If the machine simply does not turn on, it clearly is not working properly. When plugged in, most CPAP machines can be turned on with the push of a button. If placed on a particular setting, some machines will even start working when you breathe into your connected mask a few times.

If the CPAP simply stays off or does not generate any airflow, the device should be brought to your equipment provider for evaluation. It may indicate that the device needs to be repaired or replaced, especially if it stopped working after being dropped.

Though this is the most obvious sign that the CPAP is broken, there can be other signs that something is amiss. If your heated humidifier tank does not need to be refilled more than once every 2 to 3 days, this may suggest that the temperature and humidity settings need to be adjusted. If the water never goes down, the humidifier may not be working at all. Some evaporation will occur as the air passes over the water, but it will typically be at a much slower rate if the heating element isn’t working.

If the air feels uncomfortably cool, this may be further evidence of its dysfunction. In addition, if you have heated tubing and water is condensing inside of it, this may suggest that the humidity setting is too high or that the tubing is either not connected properly or just isn’t working.

“I still snore or have apnea when using my CPAP.”

Snoring should never occur with an adequate CPAP pressure.

If CPAP is set properly, the constant flow of air will keep the airway from collapsing and will also eliminate the vibration of tissue that causes snoring. If you are snoring with your CPAP mask on, and mask leak is not the issue, the pressure likely needs to be increased to be fully effective. In addition, witnessed pauses in breathing or episodes where you wake up gasping or choking when using the treatment are signs that the pressure is improperly set. The apnea-hypopnea index (AHI) indicates the number of breathing disruptions that occur per hour of sleep. If the AHI is greater than 5, as can sometimes be provided on the CPAP display in the morning, the pressure should be increased. If you experience these difficulties, you should speak with your sleep doctor about having the pressure adjusted.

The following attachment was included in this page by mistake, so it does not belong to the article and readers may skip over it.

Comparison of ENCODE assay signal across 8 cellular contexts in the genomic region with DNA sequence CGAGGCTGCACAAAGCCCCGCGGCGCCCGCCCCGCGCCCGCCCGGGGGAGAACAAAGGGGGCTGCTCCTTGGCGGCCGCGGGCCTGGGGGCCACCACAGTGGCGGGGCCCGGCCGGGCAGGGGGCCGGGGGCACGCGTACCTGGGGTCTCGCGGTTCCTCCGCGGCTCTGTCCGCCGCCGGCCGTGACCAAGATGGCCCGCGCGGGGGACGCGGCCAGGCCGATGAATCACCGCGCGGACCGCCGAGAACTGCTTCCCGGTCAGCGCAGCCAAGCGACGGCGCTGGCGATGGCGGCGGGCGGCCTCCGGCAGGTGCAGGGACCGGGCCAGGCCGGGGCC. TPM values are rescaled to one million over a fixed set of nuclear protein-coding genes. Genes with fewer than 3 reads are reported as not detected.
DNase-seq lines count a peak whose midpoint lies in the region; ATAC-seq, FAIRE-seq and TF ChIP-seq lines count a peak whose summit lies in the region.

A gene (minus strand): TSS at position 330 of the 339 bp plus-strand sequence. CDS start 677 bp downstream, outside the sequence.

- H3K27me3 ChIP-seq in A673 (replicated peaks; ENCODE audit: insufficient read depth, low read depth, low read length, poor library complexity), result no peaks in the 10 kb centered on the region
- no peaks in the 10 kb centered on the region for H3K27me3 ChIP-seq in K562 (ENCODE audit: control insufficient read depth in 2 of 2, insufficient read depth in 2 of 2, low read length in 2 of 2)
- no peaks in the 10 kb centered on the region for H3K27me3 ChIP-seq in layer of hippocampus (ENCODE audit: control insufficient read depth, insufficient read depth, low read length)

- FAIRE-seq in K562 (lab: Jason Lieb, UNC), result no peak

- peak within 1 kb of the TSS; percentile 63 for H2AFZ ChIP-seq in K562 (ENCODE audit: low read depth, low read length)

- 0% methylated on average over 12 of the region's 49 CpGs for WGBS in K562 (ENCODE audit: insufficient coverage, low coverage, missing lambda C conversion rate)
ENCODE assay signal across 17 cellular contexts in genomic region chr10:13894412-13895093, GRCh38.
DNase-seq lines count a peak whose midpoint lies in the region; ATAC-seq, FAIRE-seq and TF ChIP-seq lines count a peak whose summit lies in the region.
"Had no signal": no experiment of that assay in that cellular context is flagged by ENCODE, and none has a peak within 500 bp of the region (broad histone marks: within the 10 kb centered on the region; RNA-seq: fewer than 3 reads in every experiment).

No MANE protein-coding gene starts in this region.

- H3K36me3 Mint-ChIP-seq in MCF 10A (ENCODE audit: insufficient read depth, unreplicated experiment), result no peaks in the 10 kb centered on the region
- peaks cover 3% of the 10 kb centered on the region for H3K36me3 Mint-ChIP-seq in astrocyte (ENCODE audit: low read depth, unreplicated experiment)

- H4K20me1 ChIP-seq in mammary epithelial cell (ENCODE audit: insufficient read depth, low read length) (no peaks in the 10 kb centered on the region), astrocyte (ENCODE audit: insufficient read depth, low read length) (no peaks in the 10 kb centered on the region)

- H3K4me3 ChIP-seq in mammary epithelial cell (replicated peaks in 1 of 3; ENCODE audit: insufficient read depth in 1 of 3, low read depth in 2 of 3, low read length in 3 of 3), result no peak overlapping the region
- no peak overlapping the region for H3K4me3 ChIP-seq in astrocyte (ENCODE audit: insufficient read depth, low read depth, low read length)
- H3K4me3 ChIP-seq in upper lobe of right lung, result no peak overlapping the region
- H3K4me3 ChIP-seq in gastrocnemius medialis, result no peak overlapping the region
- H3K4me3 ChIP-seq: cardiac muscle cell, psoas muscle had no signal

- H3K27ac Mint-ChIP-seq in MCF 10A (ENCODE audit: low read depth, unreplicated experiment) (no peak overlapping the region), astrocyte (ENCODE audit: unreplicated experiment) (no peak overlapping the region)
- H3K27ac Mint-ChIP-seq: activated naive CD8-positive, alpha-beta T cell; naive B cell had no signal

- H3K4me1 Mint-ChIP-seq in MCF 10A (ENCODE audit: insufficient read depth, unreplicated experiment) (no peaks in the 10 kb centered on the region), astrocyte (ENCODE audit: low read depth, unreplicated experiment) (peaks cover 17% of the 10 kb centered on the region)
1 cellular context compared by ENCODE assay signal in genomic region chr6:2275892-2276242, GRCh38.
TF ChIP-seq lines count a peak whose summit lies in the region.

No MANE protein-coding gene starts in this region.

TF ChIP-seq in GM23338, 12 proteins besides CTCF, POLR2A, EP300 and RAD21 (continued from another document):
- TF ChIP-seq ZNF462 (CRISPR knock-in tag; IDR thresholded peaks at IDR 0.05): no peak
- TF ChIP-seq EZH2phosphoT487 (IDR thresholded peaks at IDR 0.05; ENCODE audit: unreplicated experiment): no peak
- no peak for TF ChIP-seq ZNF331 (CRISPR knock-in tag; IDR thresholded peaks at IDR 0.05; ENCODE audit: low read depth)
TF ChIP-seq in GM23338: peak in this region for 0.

“I feel worse again despite still using my CPAP.”

Some people notice a significant improvement with the use of CPAP in a matter of days or weeks. This may be experienced as more refreshing sleep, decreased daytime sleepiness, or improvements in concentration, short-term memory, or mood. Over the long-term, other conditions associated with untreated sleep apnea may improve such as high blood pressure, heart failure, or diabetes. If the symptoms that prompted your evaluation for sleep apnea return, this could suggest that the CPAP is not working optimally. The most common complaint would be the return of excessive daytime sleepiness, often manifest by prolonged or frequent daytime naps. This could be due to unrecognized mask leak or even an inadequate treatment pressure. Weight gain, alcohol use near bedtime, and aging may all lead to the need to increase CPAP pressures. Therefore, if you find that your symptoms have recurred, check in with your sleep doctor to see if things can be improved by adjusting your setting.

“I am not sure how long I have had my CPAP.”

Unfortunately, CPAP machines do not last forever. If your machine starts to make a funny noise, doesn’t seem to generate the same pressure as before, or is otherwise being temperamental, it may simply be time to replace the device. In general, most insurance companies will pay to replace the CPAP machine every 5 years. These devices do have some degree of built-in obsolescence, meaning that they will gradually begin to fail and require replacement with a new device. Therefore, if your CPAP is old enough and it is not working well, it may simply be time to replace it.

If you believe that your CPAP machine is not working properly, don't suffer in silence. Call OxyMed and get your treatment back on track.